In referring to the number of physical visits to libraries and the number of items issued, although the report stated this had declined over the previous year, it was still considered that this remained healthy and reflected the wide range of activities and resources in libraries and the continued good choice of lending materials.  The number of virtual visitors had also increased as had the numbers attending library events and activities and these figures had offset any declines to put total visits above the Welsh average.  However, the report acknowledged that the Annual Report at Appendix 2 cited that progress in the Vale over the three years term of the Fourth Framework was “limitedâ€.

 

A Committee Member proposed that the Scrutiny Committee offer its thanks to the staff within the Library Service and moved the recommendation be passed to Cabinet for approval.  The Chairman endorsed the Member’s views and stated that the Library Service was very good and that the staff were highly dedicated. 

 

Having considered the report, it was subsequently

 

RECOMMENDED –

 

(1)       T H A T the Annual Return 2013-14 submitted to the Welsh Government be endorsed.

 

(2)       T H A T the performance of the Library and Information Service in relation to the Welsh Public Library Standards Framework be noted and the report referred to Cabinet for consideration.

 

(3)       T H A T the Library and Information Service be thanked for their performance.

 

Reasons for recommendations

 

(1)       To comply with the requirement of the Welsh Government for formal approval of the Annual Return for 2013-14.

 

(2)       To keep Members informed of performance and progress and Cabinet’s consideration.

 

(3)       In order to offer the Committee’s thanks to the staff within the Library and Information Service.

 

 

673           QUARTER 2 LEARNING AND SKILLS PERFORMANCE REPORT 2014-15 (DLS) –

 

The performance results for Quarter 2, 1st July to 30th September 2014, were presented to the Scrutiny Committee for consideration.  The report highlighted that Service Plans were designed to focus on the achievement of key objectives within each Directorate which, in turn, contributed towards the achievement of identified outcomes in the Corporate Plan 2013-17, the Outcome Agreement 2013-16 and the Improvement Plan Part 1 2014-15.  Quarterly performance reports had been developed to reflect the Service Plans and had been designed to ensure that the Council reported performance in the context of progress against its objectives.

 

The Director informed Members that overall the Learning and Skills Directorate was on track to achieve its objectives contributing to its service outcomes, with 96% (95) of actions currently either completed or on track to be completed.  Of the 99 actions within the Service Plan, three had slipped and one had been scheduled for later in the year.  In referring to Corporate Plan actions, there were 40 within the Service, 39 which were either on track or had been completed, one had slipped and of the 21 actions relating to Improvement Objectives, 20 were either completed or on track for completion, 1 having slipped.  All eight Outcome Agreement actions for the service were either completed or on track to be completed and there were 13 measures which related to the Outcome Agreement of which four were reported quarterly and of these, two had met or exceeded target and one had missed target by more than 10%.  A RAG status was not applicable to one Indicator.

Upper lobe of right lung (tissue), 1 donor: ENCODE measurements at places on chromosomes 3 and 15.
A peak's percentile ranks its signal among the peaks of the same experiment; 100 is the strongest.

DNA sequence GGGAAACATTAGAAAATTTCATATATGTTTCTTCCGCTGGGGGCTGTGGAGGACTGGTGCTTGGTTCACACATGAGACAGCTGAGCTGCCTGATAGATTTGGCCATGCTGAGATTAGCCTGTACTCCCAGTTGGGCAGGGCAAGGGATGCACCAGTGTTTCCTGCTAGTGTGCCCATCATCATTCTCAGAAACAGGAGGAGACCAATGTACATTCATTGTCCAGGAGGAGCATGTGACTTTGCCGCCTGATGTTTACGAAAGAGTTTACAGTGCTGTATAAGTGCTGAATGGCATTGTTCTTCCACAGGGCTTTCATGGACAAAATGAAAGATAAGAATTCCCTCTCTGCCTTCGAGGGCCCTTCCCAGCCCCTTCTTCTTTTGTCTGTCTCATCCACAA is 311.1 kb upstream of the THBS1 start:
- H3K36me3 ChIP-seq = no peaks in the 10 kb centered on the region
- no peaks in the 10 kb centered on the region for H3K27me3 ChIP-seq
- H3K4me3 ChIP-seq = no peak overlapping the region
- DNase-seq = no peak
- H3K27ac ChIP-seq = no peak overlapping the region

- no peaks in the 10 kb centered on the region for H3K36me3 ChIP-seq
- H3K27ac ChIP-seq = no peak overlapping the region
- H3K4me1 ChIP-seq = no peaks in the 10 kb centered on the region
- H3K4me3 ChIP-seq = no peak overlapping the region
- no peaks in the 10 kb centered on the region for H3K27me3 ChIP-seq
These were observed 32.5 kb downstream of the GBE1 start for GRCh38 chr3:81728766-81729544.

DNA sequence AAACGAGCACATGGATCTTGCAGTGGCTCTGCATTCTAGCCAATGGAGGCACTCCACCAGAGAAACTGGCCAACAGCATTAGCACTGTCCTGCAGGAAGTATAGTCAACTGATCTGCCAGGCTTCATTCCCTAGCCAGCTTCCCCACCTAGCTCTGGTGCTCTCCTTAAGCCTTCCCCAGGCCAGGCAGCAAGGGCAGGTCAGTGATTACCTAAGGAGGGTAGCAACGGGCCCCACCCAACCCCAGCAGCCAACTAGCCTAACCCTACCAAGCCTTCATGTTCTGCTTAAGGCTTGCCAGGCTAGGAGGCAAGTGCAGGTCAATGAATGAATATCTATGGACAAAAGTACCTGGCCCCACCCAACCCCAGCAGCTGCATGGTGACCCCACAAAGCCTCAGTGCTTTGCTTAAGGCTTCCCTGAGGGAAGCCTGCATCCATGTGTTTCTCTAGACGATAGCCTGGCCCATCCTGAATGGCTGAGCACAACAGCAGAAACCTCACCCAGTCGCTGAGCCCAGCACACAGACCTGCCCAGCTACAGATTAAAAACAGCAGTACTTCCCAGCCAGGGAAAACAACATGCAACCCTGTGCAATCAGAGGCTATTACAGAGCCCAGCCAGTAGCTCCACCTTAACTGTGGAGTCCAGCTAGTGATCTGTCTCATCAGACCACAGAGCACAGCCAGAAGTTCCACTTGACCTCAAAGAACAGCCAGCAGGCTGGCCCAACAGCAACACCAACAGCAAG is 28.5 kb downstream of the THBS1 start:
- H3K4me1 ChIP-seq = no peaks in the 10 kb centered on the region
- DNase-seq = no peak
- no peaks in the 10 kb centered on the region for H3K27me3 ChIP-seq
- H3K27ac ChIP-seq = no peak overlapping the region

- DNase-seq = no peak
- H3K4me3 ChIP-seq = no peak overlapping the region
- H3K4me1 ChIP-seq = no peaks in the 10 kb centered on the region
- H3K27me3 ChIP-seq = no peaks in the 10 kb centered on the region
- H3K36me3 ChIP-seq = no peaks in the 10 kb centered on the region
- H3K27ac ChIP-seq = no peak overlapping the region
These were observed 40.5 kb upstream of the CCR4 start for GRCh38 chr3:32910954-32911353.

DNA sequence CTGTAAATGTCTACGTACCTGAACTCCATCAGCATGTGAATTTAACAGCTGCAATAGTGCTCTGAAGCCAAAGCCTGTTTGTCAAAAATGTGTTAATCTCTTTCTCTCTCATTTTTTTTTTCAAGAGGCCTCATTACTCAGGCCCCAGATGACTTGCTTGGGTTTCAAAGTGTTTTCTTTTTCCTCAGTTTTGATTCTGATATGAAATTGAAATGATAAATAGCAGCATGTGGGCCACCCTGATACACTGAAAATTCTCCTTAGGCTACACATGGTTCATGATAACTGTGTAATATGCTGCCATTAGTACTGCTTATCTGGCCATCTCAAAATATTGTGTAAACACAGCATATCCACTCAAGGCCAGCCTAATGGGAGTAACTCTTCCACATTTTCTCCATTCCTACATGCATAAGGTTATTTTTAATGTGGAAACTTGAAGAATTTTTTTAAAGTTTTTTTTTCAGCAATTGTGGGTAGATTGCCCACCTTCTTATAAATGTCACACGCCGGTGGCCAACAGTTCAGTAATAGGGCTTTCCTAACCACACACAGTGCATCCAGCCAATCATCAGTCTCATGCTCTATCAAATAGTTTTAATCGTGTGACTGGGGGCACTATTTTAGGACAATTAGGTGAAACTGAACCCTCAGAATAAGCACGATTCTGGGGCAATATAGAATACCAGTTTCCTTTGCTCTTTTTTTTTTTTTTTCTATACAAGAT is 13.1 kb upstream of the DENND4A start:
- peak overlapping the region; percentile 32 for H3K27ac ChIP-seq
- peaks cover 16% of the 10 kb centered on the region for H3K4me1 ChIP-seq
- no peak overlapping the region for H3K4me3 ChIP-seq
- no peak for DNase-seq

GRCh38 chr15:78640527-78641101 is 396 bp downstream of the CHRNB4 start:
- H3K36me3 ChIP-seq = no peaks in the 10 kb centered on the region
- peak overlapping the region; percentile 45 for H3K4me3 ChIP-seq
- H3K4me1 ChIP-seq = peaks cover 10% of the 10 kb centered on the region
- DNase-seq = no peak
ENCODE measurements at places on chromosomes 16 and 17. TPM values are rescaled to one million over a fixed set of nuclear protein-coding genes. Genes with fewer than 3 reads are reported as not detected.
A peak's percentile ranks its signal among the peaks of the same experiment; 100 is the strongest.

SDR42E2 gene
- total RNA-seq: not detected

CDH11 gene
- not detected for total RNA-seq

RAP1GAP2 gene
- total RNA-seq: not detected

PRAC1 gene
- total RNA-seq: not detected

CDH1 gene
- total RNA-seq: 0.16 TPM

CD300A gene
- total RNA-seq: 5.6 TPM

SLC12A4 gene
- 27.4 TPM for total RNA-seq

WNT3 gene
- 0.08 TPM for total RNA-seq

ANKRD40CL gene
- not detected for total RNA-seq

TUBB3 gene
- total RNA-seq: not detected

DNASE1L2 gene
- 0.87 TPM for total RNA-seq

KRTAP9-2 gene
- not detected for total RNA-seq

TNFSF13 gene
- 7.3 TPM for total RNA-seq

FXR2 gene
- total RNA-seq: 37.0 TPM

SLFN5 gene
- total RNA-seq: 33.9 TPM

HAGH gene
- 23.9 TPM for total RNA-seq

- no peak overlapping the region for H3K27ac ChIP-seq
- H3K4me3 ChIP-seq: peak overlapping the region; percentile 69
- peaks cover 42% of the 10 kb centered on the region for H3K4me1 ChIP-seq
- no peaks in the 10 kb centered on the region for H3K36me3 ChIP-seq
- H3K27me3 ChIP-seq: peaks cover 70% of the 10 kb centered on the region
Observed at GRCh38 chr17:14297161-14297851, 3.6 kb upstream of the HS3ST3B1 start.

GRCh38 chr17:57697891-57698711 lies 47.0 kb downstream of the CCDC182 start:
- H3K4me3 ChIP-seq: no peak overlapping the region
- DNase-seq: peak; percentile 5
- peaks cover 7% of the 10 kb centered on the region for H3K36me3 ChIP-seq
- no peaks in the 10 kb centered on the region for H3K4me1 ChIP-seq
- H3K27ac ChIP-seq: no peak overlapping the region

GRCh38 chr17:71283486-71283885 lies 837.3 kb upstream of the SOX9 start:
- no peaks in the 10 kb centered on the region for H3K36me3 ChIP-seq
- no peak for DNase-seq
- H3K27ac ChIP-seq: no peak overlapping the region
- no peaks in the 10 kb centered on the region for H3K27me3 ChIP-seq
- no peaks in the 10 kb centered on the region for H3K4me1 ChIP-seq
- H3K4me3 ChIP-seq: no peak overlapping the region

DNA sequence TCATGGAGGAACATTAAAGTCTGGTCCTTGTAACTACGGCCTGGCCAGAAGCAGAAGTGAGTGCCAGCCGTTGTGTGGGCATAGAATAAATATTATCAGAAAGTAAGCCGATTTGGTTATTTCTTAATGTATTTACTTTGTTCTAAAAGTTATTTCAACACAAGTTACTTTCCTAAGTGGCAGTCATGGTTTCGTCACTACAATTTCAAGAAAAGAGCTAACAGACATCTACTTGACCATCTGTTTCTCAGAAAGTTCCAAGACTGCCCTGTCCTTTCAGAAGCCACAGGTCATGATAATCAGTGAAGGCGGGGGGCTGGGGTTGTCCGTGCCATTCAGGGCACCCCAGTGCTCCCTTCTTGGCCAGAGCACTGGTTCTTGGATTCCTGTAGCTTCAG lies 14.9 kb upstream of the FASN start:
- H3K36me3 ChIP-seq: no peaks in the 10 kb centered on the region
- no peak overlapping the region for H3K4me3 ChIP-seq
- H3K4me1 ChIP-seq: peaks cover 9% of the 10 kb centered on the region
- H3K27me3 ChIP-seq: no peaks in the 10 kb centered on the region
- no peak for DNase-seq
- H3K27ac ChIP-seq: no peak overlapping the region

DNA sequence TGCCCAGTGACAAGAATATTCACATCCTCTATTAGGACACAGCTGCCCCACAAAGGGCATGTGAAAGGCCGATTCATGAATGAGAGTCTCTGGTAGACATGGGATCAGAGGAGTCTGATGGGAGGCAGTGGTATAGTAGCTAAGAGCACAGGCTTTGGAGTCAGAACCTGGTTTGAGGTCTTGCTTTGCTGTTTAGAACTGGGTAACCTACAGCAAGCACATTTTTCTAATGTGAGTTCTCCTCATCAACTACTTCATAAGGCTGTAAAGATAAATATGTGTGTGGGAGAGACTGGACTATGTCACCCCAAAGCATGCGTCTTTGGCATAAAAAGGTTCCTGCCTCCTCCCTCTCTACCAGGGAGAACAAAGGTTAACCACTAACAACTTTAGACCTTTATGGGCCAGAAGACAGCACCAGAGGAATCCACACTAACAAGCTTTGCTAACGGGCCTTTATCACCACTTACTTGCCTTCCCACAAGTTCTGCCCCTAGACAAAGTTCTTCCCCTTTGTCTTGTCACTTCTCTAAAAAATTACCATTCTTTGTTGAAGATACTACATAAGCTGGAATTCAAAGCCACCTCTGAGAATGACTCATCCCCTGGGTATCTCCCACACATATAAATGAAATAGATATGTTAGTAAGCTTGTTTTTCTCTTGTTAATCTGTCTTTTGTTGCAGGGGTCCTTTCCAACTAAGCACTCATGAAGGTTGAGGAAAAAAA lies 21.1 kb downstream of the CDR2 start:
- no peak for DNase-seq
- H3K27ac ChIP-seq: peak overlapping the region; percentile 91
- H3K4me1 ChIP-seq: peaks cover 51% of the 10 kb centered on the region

Of the 57 Performance Indicators (PIs), 14 had met or exceeded target, four were within 10% of target, eight had missed target by more than 10% and a RAG status was not applicable for one Indicator.  No results were available for 30 PIs, which would be reported later during the year. 

 

The indicators that had missed target related to:

 

·         LS/M029 - Number of hits on the library website.  The Council had over a week of IT downtime across libraries during Quarter 2 and calculated that this would have lost 1,000+ logins to the website, plus an additional two weeks without IT access at Llantwit Major.  Interest in libraries during the consultation period it was considered should drive more people to visit the website and the Service would capitalise on this by giving prominence to its most attractive offers.

·         LS/M022a and LS/M022b - The percentage of pupils in (a) primary and (b) secondary schools who had school meals. A performance of 37.45% was achieved against a target of 45% for primary and 27.34% against a target of 38.00% for secondary.  For both Indicators, the Quarter took into account the one day strike in July, school trips, residential trips, parents taking children out of school for family holidays and staggered intake of new pupils into Reception.

·         LS/M024a and LS/M024b - The percentage take up of Free School Meals (FSM) in (a) primary and (b) secondary schools.  A performance of 70.32% was achieved against a target of 79% for primary and 55.58% against a target of 64% for secondary.  For both indicators, the Quarter took into account the one day strike in July, school trips, residential trips, parents taking children out of school for family holidays and staggered intake of new pupils into Reception.  Some families also applied for FSM but did not send their children in for the meal it being noted that this benefit accesses other benefits they felt were more valid.  There was also still the stigma surrounding school meals despite the continued information to parents advising of the process.